You are putting every parent/player in one category. Every relationship is different, not everyone puts pressure on their kids. Some just want to show support and have dialog with their kids. Tired of articles saying, get involve with your kids, leave your kids alone, monitor them, don’t monitor them. Some times sports is the one thing parents and their kids can connect on. Who are you to claim anyones presence is hurting them? Your kid may feel sorry for the players on her team who’s parents watch because they may be nuts. Some of us are actually sane, and supportive. My parents never came to anything and I wish they did.

    • Skye Eddy Bruce says:

      Judy,

      I couldn’t agree with your sentiment that every relationship is different and additionally – certainly as parents we know – that every child brings a unique mindset to the situation. I talk a lot about Crazy Soccer Parents in my various blog posts and interviews. In fact, there is an entire interview with Sarah Kate Noftsinger, commissioner of the ECNL, talking about Crazy Soccer Parents….At one point in my article about the Communication Divide Between Parents and Coaches I say, “Crazy Soccer Parents Ruin It for the Non-Crazies!”

      That being said, I didn’t write this article with the audience being just the Crazy Soccer Parents…..I wrote the article to start a discussion and to encourage people to evaluate their unique situations based on their unique children….I am happy to see the discussion unfolding and the evaluations happening.

      I love the connections I have with my children, and my friends, and my family through soccer…Personally, my daughter never once complained about me being on the fields for her training these past few years. We have a great relationship! That being said, it’s been insightful for me to see how her relationship with the game has changed since I removed myself from the situation. Has it been 100% because I am no longer on the field with her? Of course not, she’s matured, her team dynamics have evolved, she has a different coach…but I do think me not being there every night has played a part in her individual development as a teammate and competitor.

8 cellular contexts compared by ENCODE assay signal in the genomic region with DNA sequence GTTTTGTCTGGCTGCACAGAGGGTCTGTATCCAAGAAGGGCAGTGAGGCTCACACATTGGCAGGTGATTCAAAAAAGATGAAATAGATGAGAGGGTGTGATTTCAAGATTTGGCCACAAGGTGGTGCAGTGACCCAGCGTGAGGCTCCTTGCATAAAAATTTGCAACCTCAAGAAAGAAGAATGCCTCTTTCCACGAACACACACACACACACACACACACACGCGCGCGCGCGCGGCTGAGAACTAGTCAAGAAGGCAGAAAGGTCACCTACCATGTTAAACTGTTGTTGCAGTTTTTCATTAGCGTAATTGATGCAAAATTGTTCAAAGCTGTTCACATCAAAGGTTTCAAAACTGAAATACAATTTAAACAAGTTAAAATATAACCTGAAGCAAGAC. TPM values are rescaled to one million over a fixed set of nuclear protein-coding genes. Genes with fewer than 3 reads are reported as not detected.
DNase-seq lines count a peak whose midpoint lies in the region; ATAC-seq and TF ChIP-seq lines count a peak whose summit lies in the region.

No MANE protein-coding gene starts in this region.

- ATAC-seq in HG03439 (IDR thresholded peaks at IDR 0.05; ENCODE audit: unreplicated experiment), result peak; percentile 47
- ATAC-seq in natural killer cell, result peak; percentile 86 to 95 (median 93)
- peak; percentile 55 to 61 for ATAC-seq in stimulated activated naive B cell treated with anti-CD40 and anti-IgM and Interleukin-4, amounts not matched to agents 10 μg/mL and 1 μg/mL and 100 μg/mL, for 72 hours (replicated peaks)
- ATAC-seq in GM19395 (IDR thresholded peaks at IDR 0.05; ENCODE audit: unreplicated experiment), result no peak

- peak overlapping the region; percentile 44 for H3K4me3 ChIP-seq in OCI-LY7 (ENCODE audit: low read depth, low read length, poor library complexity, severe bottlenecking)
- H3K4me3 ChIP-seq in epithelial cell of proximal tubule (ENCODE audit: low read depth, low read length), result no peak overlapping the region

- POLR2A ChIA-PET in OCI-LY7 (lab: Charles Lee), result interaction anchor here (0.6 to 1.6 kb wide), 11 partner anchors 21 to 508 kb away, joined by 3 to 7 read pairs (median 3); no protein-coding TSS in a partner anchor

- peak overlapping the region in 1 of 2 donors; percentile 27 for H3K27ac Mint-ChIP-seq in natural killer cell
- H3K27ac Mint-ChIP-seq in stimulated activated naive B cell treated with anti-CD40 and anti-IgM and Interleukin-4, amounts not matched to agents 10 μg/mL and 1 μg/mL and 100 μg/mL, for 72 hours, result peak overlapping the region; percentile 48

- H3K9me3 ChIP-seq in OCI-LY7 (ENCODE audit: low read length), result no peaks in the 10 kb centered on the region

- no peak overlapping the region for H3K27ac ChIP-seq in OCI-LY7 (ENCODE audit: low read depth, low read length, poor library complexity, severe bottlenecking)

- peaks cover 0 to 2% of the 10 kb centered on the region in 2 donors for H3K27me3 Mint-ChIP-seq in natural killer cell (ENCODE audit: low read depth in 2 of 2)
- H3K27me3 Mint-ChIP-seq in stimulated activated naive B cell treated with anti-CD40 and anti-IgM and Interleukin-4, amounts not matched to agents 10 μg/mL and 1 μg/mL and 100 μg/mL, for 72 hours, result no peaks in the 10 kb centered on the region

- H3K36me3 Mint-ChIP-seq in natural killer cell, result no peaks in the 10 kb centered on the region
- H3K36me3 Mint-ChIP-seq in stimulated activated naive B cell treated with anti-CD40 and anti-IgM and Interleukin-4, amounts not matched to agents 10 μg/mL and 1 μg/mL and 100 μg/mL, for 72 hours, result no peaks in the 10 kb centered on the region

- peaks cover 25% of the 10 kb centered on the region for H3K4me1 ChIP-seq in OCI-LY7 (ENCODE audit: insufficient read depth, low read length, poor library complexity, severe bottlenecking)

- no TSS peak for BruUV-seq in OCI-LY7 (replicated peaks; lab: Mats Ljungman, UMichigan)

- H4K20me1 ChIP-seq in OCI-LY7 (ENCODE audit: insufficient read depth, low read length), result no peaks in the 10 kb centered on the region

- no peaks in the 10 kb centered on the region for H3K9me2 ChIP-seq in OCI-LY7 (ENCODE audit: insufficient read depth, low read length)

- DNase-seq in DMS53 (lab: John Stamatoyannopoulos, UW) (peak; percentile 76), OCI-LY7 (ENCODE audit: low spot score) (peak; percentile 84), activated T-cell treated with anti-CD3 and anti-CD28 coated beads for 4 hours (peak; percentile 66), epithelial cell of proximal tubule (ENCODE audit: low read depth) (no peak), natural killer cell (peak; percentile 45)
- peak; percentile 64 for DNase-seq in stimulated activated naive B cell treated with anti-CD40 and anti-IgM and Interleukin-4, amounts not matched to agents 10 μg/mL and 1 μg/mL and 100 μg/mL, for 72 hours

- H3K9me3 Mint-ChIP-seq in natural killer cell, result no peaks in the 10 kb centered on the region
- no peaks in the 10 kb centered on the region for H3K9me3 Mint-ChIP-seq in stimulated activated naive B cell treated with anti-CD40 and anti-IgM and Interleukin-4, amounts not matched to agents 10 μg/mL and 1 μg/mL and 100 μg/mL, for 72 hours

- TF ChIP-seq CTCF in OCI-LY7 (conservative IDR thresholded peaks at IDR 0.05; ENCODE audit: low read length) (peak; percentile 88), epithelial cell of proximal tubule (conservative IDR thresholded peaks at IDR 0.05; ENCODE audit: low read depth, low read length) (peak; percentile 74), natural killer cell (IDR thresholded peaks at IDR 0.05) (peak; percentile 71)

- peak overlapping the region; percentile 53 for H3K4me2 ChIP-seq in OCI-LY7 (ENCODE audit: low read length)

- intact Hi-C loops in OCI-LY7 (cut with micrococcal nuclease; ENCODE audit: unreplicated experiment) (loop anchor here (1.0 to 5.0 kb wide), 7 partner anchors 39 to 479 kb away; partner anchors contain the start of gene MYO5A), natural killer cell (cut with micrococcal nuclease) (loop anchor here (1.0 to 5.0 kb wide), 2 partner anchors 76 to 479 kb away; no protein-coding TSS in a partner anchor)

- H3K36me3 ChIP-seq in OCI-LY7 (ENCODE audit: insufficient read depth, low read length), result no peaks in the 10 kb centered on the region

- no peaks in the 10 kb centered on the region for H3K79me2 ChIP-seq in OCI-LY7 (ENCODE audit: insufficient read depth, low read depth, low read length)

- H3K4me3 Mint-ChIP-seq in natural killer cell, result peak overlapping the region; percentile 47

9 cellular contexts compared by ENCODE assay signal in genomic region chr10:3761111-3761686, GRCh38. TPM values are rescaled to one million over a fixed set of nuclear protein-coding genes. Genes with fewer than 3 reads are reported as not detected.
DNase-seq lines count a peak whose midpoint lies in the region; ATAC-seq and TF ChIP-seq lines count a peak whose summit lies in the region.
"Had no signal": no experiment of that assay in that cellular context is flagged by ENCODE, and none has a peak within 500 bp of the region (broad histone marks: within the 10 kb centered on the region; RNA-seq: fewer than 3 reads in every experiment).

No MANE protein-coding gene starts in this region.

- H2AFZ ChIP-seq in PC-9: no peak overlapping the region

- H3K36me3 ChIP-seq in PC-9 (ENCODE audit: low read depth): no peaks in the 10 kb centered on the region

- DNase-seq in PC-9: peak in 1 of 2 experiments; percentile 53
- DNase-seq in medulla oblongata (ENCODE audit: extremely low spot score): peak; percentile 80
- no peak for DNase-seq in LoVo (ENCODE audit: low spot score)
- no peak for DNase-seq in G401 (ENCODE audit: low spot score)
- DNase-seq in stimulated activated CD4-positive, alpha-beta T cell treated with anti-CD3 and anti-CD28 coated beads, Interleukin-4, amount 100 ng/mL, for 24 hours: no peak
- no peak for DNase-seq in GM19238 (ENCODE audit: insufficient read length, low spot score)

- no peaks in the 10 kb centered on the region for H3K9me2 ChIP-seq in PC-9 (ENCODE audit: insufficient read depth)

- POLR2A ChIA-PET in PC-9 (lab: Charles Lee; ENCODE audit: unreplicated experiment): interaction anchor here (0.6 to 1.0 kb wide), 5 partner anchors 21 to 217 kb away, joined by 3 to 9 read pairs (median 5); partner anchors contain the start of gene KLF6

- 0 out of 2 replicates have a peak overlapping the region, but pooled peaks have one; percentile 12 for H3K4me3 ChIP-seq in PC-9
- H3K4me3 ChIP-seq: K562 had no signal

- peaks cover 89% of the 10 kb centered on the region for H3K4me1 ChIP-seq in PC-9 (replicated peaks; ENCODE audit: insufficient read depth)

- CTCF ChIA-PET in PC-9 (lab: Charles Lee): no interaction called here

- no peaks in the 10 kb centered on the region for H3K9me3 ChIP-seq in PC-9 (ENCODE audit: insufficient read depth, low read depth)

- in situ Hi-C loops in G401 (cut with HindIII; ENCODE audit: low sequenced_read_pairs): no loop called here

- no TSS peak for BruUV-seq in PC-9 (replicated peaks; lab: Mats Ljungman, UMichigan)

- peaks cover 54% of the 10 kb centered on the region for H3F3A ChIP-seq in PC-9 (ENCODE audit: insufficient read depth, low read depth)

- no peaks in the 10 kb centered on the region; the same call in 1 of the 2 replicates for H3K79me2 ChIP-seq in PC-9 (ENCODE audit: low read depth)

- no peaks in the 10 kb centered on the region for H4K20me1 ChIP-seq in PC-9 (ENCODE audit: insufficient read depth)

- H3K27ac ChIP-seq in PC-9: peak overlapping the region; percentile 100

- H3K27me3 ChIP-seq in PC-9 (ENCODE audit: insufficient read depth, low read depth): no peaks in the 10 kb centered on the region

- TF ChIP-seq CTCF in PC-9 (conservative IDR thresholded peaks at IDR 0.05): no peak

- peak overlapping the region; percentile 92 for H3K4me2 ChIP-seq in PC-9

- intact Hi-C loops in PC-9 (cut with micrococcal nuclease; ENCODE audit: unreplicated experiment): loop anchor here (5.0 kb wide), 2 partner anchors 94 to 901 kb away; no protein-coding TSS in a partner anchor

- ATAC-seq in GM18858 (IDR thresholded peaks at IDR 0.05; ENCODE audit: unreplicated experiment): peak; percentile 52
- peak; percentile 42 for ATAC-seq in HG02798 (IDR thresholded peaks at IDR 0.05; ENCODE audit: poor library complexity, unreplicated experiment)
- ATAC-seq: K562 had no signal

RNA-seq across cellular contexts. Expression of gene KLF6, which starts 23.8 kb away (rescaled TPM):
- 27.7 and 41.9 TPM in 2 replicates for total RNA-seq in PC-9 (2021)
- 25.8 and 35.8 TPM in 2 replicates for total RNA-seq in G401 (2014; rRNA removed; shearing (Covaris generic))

Here’s to the Non-Crazies! Glad you are one of them!!!

  • Travis W says:

    Every relationship is different, and the one I have with my 13 year old daughter right now could not be better!

    My daughter is an Elite U13 soccer player, she plays at the highest level in Premeir, and pre-ECNL. I stay for every practice, and if I actually stay in the car, she asks me why I did not watch.
    I find the quote “When parents watch practices – it leads to comments outside of this role. We find ourselves saying things such as “You should pay better attention to the coach when they are talking” or “You kept passing to the other team, you need to be more focused” or “I sure wish you would try harder” to be really pushing the limits of advice.

    Our first responsibility is to prepare our children for adulthood and one of the first things I noticed when she started playing, is that when the coach was speaking, her eyes were wandering. We had a conversation about this, and I told her that she should always be focused on what the coach is saying, to make direct eye contact with the coach while they are talking. This is true in every aspect of life, not just on the playing field, it is about respect. There are winners and losers in life, just like in athletics, and to treat this fact as otherwise is just not preparing your kid for what lies ahead. I give advice when I think it is necessary, or more often than not, asked by my daughter. Not all parents put their kids in a sports pressure cooker, sometime the kids actually want to be in that pressure cooker. My daughter, for instance, wants a focused, hard practice, wants to play with, and against the best players she can, every time, all the time, that is just how she is wired. I see nothing wrong with that. My daughter does not play for me when I am there watching her games, she is 100% playing for her and her team. This may not be the case when the child firsts starts playing, but if and when the child becomes serious about the sport, this should be the case, and if someone says that it is not, then it sounds like there is a problem there between that parent and child, and something is being missed in the parenting aspect between them.